EPISODE 28: two men out
Going to the All-Star game this past summer with Nicholas was a night I had looked forward to with the same level of expectation that in my bachelor days was reserved for a big date. Instead of primping in front of the mirror to Chumbawumba, though, I boarded the 7 train to Flushing with an eight-year-old boy decked out in Mets gear and a baseball glove. There would be no foul balls for Nicholas to catch that night, though, just a few object lessons in the fine line one walks between being a fan and being a lout.
The All-Star game is the one time during the season when the best baseball players from the National League square off against the American League's finest. It is a hot ticket as the location moves from city to city every year. This past winter when Nicholas found out that the game would be in New York and at Citi Field (the home of our beloved Mets), he was desperate to go. We made a deal that if he was an All-Star second-grade student during the spring term, we would be attending the All-Star game. At least once a day in May, some variation of the following exchange took place.
"Dad, I got an A on my maths test. How are you doing with the tickets?"
"You worry about the subtraction, and let me worry about the tickets."
We made a deal that if he was an All-Star second-grade student during the spring term, we would be attending the All-Star game
Since The Mets play in the National League, we would be rooting for the National League, and in particular the starting pitcher Matt Harvey. Nicholas and I both have a man-crush on the 25-year-old phenomenon. He came out of nowhere this season and has been a bright spot in a lackluster Mets season. Harvey can throw a fastball that consistently clocks in around a jaw-dropping 98mph. He's also willing to poke fun at himself - on the day before the game he did a segment for Late Night with Jimmy Fallon where he asked New Yorkers, who had no idea they were talking to the real Matt Harvey, what they thought of the real Matt Harvey. Oh, and he reportedly dates Anne Vyalitsyna, a Victoria's Secret model (admittedly more impressive to man than boy).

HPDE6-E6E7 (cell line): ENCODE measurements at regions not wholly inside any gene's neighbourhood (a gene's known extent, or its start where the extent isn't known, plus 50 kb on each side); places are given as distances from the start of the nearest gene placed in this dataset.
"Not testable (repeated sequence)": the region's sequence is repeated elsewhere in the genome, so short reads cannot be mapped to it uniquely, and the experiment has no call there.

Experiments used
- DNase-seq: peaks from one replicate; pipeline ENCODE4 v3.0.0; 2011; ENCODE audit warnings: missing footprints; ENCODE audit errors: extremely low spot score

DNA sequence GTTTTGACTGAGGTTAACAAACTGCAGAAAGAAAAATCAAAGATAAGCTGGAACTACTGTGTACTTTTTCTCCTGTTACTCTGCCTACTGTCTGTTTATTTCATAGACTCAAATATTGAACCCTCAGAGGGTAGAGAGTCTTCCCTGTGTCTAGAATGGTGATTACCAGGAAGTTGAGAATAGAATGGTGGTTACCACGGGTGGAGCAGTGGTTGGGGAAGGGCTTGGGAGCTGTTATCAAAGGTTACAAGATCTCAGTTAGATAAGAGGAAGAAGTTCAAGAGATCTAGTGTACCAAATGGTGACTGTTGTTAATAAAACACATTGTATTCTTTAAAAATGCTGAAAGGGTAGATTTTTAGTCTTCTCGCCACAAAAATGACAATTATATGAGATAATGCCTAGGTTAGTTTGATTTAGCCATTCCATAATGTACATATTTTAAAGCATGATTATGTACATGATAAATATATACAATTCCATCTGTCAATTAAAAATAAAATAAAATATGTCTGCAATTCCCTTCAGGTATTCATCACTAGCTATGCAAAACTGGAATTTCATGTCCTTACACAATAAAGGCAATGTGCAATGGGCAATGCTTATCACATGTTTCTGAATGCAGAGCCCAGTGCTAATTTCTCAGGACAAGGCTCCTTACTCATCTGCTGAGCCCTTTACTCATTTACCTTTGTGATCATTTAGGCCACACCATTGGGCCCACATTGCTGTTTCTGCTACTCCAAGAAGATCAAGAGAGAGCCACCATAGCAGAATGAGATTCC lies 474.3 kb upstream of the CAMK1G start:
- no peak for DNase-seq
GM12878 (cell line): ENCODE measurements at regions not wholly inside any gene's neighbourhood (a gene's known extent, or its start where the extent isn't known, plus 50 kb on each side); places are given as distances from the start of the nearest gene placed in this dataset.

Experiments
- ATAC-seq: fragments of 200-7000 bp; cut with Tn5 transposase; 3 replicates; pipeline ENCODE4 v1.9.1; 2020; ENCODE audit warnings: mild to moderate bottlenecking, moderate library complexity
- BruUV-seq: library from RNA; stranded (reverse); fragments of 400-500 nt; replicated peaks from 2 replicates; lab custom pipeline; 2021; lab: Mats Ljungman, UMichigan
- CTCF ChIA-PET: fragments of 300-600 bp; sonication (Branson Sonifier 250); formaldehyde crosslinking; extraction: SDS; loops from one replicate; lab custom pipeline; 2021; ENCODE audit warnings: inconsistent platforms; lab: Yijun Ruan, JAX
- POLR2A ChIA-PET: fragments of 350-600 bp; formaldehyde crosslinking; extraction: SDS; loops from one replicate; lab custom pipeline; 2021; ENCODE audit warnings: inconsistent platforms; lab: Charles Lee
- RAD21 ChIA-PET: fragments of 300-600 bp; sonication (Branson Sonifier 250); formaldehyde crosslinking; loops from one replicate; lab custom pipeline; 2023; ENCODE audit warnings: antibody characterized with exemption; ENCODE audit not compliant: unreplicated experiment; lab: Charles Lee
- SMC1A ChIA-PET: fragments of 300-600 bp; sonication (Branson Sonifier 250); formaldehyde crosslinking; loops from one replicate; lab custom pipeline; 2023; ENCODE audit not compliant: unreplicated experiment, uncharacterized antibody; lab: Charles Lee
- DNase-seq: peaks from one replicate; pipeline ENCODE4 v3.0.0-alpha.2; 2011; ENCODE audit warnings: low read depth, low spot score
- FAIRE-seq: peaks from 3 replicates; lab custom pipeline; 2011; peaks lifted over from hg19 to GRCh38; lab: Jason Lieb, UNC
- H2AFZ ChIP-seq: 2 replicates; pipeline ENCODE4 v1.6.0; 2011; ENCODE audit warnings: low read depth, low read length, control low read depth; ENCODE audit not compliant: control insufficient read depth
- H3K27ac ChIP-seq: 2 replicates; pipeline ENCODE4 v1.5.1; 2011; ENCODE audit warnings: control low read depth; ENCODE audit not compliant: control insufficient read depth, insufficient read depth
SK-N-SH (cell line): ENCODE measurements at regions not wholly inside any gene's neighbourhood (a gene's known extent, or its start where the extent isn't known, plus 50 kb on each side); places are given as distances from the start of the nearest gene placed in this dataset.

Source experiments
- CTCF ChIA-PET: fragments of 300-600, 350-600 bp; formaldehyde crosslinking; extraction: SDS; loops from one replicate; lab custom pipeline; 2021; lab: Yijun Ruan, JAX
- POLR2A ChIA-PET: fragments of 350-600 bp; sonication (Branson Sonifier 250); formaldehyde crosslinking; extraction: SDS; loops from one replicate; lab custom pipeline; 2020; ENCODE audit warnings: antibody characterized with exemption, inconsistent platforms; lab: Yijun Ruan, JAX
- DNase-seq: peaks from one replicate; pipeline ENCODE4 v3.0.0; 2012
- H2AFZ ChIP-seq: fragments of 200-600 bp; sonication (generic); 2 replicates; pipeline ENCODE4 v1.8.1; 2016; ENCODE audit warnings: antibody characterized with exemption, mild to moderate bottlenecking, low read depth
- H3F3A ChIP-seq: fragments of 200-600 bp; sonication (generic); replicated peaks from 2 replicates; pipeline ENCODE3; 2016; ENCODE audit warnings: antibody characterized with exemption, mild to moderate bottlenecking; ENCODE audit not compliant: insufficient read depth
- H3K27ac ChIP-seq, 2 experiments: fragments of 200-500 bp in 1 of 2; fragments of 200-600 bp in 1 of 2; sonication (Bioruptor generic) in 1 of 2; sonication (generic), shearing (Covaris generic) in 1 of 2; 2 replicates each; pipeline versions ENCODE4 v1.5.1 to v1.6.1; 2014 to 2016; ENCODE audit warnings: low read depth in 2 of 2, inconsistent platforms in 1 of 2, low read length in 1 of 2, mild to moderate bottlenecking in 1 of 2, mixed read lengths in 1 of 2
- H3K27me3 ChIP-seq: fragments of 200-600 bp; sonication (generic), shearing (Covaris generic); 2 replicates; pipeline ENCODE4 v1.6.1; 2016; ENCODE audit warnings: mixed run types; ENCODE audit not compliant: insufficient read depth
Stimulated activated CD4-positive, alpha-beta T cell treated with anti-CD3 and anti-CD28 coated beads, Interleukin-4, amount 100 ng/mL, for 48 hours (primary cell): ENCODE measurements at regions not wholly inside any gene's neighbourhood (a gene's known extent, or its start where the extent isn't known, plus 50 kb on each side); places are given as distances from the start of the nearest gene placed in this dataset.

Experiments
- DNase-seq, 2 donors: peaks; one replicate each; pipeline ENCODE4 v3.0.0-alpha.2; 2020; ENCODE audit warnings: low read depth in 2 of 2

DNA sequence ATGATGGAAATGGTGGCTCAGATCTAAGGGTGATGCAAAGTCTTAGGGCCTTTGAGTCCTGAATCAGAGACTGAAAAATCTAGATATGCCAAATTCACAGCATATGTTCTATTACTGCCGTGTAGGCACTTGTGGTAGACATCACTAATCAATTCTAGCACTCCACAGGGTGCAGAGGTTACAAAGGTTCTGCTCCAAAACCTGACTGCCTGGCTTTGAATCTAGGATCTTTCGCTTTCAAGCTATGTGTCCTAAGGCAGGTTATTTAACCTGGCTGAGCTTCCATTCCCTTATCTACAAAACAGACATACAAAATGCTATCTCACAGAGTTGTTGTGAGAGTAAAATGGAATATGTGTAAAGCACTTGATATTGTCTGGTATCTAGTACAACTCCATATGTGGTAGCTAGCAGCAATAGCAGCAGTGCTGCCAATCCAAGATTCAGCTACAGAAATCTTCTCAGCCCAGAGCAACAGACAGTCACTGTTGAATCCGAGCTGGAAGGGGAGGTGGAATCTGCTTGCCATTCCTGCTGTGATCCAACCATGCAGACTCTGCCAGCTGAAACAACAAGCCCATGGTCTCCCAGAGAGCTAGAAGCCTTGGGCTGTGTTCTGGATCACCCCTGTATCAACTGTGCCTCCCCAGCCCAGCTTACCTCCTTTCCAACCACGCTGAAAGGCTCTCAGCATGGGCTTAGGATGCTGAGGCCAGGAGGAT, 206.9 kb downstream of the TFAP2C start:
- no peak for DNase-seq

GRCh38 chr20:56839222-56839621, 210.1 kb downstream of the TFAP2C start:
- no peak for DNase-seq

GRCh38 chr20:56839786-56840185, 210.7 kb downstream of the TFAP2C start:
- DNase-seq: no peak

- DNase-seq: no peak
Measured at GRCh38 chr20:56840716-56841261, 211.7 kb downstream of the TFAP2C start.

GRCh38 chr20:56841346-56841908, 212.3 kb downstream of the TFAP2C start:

Instead of striking out the first batter, however, Harvey allowed Mike Trout of the Los Angeles Angels to rip a double down the first base line. When Trout connected, I looked over at Nicholas and noticed his lower lip starting to quiver. I said a silent prayer that Harvey would regain his composure as he prepared to pitch to Robinson Cano, one of the best hitters on the New York Yankees. Instead of striking him out, he hit Cano with a pitch on his quad muscle, an injury that would take Cano out of the game.
"Yes! Way to go, Harvey. Show 'em who's boss!" screamed Nicholas at the top of his lungs. On the one hand, an American League star leaving the game in the first inning was a boon for us, but I don't subscribe to the anything-goes-at-the-ballpark school of thinking. (Case in point: in the eighth inning, Neil Diamond took to the field and sang "Sweet Caroline", which is the sing-a-long anthem for Boston, a city that endured a terrible tragedy this spring. A few rows away from us some over-served Yankee fans yelled, "Hey, Neil, go the f$%k back to Boston." The remark wasn't just rude, it was ill informed, as Mr Diamond was born and raised in Brooklyn.)
With the exception of politicians and Muhammad Ali, no one ever won a competition or played better by berating his opponent